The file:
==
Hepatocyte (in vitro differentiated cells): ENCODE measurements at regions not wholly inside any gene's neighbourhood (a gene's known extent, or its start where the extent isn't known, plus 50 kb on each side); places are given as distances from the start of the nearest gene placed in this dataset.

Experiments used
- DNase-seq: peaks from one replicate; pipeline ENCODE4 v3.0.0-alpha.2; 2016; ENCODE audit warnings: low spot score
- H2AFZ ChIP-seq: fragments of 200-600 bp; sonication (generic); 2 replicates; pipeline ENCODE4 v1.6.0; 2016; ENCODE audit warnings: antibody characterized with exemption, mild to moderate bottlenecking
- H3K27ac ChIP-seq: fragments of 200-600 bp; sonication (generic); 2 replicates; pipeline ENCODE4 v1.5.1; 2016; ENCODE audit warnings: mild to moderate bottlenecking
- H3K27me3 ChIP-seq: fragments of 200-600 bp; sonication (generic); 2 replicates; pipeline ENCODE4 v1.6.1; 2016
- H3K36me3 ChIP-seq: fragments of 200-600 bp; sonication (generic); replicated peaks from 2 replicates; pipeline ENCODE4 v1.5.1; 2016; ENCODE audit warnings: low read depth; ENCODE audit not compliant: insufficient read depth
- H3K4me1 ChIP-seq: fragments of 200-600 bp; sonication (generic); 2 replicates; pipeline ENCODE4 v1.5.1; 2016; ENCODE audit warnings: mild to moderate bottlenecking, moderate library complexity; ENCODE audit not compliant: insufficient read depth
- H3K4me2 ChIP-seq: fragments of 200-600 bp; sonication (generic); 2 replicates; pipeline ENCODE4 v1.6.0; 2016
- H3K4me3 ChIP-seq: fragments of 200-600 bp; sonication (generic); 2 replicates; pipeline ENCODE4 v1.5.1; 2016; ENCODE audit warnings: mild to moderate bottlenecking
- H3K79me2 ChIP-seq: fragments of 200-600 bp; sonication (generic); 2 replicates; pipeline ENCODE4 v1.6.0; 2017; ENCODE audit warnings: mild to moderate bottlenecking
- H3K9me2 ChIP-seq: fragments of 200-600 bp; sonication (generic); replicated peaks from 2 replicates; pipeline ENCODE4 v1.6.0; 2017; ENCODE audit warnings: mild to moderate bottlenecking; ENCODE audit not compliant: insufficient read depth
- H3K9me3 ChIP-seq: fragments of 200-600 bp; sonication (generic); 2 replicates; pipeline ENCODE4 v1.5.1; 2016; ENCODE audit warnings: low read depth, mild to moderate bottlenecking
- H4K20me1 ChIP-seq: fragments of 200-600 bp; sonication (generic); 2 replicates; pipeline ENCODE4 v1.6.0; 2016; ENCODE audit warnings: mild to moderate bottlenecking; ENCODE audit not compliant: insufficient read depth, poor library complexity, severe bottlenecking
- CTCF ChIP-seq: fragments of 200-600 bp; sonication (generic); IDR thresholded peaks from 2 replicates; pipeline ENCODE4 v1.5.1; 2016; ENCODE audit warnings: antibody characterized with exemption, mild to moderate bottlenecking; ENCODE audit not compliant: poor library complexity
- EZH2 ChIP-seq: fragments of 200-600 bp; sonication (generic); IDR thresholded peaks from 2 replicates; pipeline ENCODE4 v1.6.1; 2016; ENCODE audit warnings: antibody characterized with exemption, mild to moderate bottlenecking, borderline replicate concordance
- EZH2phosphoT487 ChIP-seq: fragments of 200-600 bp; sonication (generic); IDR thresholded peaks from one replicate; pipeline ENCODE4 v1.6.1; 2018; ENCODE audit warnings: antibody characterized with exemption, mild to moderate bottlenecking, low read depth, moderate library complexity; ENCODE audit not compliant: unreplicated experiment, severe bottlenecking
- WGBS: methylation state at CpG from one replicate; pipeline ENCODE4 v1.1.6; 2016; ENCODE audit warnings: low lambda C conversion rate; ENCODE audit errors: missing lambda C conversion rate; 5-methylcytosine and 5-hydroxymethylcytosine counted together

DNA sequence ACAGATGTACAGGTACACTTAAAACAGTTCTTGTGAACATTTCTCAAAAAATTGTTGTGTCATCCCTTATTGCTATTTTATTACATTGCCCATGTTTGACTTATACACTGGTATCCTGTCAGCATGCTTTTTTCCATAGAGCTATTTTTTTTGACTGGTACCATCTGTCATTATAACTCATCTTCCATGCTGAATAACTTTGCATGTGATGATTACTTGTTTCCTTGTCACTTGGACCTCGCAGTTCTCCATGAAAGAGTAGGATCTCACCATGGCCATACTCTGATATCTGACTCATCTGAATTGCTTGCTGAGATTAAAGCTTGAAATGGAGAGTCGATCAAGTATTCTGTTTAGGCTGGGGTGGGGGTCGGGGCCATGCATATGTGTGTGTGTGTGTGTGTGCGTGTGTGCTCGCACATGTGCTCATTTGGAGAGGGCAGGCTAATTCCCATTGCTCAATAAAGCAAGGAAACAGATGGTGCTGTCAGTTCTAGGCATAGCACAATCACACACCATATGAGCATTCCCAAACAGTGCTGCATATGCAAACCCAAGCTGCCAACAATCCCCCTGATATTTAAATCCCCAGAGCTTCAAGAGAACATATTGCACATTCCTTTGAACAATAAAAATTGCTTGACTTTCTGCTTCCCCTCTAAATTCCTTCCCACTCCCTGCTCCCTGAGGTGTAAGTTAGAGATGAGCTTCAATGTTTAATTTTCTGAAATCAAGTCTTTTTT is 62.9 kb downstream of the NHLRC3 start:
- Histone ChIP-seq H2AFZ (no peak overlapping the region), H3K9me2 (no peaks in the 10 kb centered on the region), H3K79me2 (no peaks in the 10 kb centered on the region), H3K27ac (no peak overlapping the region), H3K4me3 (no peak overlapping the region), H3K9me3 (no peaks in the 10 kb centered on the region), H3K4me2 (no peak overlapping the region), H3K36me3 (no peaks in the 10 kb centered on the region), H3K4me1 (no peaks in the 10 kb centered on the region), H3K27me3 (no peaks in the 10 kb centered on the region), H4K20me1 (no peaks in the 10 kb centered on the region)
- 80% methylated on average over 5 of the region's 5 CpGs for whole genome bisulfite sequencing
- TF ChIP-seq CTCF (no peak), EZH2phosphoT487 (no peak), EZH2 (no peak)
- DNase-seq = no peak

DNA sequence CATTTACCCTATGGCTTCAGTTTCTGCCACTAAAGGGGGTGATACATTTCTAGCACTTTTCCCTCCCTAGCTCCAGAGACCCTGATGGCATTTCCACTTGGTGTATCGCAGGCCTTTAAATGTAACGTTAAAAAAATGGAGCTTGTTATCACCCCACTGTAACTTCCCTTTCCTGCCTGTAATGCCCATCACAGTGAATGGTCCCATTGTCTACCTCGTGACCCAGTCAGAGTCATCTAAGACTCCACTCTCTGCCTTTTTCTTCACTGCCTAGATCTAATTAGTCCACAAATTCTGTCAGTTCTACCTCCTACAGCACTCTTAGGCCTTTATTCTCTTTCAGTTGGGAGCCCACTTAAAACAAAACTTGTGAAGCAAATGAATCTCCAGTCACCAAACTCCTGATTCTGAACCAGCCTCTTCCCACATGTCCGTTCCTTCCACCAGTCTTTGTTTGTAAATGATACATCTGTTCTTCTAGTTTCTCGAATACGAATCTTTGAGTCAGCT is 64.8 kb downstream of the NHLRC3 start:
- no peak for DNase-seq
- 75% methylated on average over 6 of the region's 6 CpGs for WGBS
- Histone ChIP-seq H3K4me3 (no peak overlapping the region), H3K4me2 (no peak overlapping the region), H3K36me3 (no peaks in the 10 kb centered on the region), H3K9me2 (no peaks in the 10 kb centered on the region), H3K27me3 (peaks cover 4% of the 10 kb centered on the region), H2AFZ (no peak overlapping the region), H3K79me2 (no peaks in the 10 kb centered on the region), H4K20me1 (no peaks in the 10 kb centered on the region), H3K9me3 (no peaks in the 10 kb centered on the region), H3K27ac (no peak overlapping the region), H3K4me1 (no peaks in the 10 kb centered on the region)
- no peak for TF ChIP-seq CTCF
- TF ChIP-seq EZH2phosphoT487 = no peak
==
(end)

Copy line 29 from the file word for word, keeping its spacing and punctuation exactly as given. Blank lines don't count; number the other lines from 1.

- TF ChIP-seq EZH2phosphoT487 = no peak